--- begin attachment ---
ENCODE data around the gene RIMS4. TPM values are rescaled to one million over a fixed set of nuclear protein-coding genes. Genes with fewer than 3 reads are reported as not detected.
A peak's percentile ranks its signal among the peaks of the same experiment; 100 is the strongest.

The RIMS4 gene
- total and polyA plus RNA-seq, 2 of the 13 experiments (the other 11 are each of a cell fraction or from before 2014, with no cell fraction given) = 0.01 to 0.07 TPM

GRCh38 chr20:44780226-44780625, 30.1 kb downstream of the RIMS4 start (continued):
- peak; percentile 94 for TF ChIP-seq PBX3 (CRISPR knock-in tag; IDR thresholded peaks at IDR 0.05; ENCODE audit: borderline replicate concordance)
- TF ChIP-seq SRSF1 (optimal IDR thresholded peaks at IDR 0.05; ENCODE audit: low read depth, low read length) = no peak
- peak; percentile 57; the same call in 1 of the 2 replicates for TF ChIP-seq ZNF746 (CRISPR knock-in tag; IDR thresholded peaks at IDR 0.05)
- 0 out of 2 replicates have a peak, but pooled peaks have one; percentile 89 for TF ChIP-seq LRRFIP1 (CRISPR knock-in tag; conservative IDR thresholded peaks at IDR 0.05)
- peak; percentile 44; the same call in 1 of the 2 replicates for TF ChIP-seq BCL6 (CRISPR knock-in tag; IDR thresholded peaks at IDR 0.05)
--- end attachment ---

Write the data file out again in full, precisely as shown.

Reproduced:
ENCODE data around the gene RIMS4. TPM values are rescaled to one million over a fixed set of nuclear protein-coding genes. Genes with fewer than 3 reads are reported as not detected.
A peak's percentile ranks its signal among the peaks of the same experiment; 100 is the strongest.

The RIMS4 gene
- total and polyA plus RNA-seq, 2 of the 13 experiments (the other 11 are each of a cell fraction or from before 2014, with no cell fraction given) = 0.01 to 0.07 TPM

GRCh38 chr20:44780226-44780625, 30.1 kb downstream of the RIMS4 start (continued):
- peak; percentile 94 for TF ChIP-seq PBX3 (CRISPR knock-in tag; IDR thresholded peaks at IDR 0.05; ENCODE audit: borderline replicate concordance)
- TF ChIP-seq SRSF1 (optimal IDR thresholded peaks at IDR 0.05; ENCODE audit: low read depth, low read length) = no peak
- peak; percentile 57; the same call in 1 of the 2 replicates for TF ChIP-seq ZNF746 (CRISPR knock-in tag; IDR thresholded peaks at IDR 0.05)
- 0 out of 2 replicates have a peak, but pooled peaks have one; percentile 89 for TF ChIP-seq LRRFIP1 (CRISPR knock-in tag; conservative IDR thresholded peaks at IDR 0.05)
- peak; percentile 44; the same call in 1 of the 2 replicates for TF ChIP-seq BCL6 (CRISPR knock-in tag; IDR thresholded peaks at IDR 0.05)